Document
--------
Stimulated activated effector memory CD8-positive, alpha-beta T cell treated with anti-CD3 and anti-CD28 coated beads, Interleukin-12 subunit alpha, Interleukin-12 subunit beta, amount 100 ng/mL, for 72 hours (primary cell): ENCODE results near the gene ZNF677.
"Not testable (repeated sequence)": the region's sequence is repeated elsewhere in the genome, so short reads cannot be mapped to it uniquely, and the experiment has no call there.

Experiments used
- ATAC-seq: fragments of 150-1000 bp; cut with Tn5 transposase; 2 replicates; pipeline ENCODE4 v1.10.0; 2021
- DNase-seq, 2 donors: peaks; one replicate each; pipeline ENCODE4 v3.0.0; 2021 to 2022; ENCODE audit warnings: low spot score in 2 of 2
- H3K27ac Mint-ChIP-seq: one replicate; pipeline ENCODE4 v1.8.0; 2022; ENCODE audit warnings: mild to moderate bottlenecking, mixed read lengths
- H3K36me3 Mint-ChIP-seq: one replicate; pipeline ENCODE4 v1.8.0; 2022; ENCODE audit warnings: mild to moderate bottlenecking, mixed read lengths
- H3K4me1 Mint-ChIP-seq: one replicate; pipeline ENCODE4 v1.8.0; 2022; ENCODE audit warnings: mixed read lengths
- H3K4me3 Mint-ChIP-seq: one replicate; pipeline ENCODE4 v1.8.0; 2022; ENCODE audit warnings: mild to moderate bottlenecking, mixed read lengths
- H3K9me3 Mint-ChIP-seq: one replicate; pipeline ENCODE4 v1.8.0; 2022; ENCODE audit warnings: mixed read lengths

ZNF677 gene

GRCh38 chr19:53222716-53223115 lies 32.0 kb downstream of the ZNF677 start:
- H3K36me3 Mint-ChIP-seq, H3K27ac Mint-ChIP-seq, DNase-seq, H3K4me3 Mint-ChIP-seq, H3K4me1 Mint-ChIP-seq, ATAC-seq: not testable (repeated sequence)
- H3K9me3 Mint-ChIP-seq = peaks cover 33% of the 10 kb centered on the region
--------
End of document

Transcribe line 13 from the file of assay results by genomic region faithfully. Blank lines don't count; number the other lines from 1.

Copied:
- H3K36me3 Mint-ChIP-seq, H3K27ac Mint-ChIP-seq, DNase-seq, H3K4me3 Mint-ChIP-seq, H3K4me1 Mint-ChIP-seq, ATAC-seq: not testable (repeated sequence)